Check out these two recipes. Now buy a dehydrator. Come on, it’s cheap! Make jerky.

Spread out your meat!

Classic Peppered Beef Jerky

  • 1 1/2 pounds of very thinly sliced sirloin tip, approximately 1/4-inch in thickness
  • 2/3 cup soy sauce
  • 3 tablespoons honey
  • 1 tablespoon sugar
  • 1 tablespoon kosher salt
  • 1 teaspoon garlic powder
  • 1 teaspoon black pepper
  • 1 teaspoon onion powder
  • 1 teaspoon white pepper
  • 1 teaspoon worcestershire sauce
  • 1/2 teaspoon chili flakes
  • 1/2 teaspoon five-spice powder
  • 1/2 teaspoon liquid smoke

Whisk all ingredients together. Follow the instructions above and marinate overnight, up to twelve hours max.

I gave a few of my friends little wax bags of jerky.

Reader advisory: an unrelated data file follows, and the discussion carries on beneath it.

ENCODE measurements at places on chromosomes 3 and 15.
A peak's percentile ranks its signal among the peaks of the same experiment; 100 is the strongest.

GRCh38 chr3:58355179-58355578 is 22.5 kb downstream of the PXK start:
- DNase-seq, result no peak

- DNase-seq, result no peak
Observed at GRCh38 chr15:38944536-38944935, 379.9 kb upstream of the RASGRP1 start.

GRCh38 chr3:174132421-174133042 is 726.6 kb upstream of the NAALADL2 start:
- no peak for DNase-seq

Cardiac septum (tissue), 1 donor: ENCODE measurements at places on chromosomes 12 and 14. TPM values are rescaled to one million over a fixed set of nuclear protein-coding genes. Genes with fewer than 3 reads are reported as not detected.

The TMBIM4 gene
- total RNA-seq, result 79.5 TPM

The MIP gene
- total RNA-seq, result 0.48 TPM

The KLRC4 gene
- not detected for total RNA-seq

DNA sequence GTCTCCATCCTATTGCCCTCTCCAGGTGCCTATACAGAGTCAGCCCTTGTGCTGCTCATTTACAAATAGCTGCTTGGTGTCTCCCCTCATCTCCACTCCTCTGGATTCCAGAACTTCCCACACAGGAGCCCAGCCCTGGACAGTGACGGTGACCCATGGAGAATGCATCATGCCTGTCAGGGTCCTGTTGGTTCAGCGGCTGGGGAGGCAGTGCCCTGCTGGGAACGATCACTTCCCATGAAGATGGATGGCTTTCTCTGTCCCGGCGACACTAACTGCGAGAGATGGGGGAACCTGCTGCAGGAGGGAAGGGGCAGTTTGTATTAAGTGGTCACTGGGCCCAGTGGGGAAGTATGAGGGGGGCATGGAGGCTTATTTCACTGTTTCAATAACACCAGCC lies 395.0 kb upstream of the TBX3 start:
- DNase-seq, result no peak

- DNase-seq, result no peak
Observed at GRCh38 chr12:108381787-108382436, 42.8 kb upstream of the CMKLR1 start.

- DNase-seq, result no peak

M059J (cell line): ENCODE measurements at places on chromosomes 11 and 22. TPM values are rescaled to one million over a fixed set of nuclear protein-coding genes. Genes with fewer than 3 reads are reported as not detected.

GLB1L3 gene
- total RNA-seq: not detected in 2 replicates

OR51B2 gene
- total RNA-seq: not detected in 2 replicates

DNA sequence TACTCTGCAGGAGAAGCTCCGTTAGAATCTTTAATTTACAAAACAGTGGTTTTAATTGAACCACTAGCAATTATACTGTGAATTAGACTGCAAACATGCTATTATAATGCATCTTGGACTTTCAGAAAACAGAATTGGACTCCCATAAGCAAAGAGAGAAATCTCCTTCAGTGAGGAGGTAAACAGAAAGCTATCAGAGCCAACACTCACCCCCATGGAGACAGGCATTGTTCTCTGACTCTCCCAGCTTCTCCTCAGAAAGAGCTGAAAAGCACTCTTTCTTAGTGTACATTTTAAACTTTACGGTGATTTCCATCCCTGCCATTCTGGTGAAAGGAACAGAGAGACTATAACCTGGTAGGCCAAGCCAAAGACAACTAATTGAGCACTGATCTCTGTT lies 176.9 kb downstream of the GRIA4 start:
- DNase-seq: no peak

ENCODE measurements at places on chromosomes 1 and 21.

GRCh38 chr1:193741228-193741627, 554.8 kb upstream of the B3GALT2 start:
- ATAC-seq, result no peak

Spicy Teriyaki Beef Jerky

  • 1 1/2 pounds of very thinly sliced sirloin tip, approximately 1/4-inch in thickness
  • 1 cup bottle teriyaki sauce of your choice
  • 1/4 cup soy sauce
  • 2 tablespoons char sui bbq sauce*
  • 2 tablespoons honey
  • 1 tablespoon kosher salt
  • 1 tablespoon sriracha (hot sauce)
  • 1 tablespoon maple syrup
  • 1 teaspoon onion powder
  • 1 teaspoon garlic powder
  • 1 teaspoon black pepper
  • 1 teaspooon
  • 1/2 teaspoon white pepper
  • 1/2 teaspoon liquid smoke

Whisk all ingredients together. Follow the instructions above and marinate overnight, up to twelve hours max.

*Chinese bbq sauce for pork. Substitute any other conventional bbq sauce. If smoky bbq, eliminate liquid smoke from the recipe.

You may not be able to tell from this picture, but this teriyaki jerky was insane!

I think you’ll be surprised how great homemade beef jerky can be. It far surpasses 98% of truck-stop or convenience-store jerkies. That shit is bunk. Make the real deal at home!

Batch #3 turned out the best!

2 thoughts on “Beef Jerky Bonanza!

  1. Pingback: Dried Rainier Cherries | OMNIVOROUS

  2. Pingback: Crispy Cashew-Miso Kale Chips | OMNIVOROUS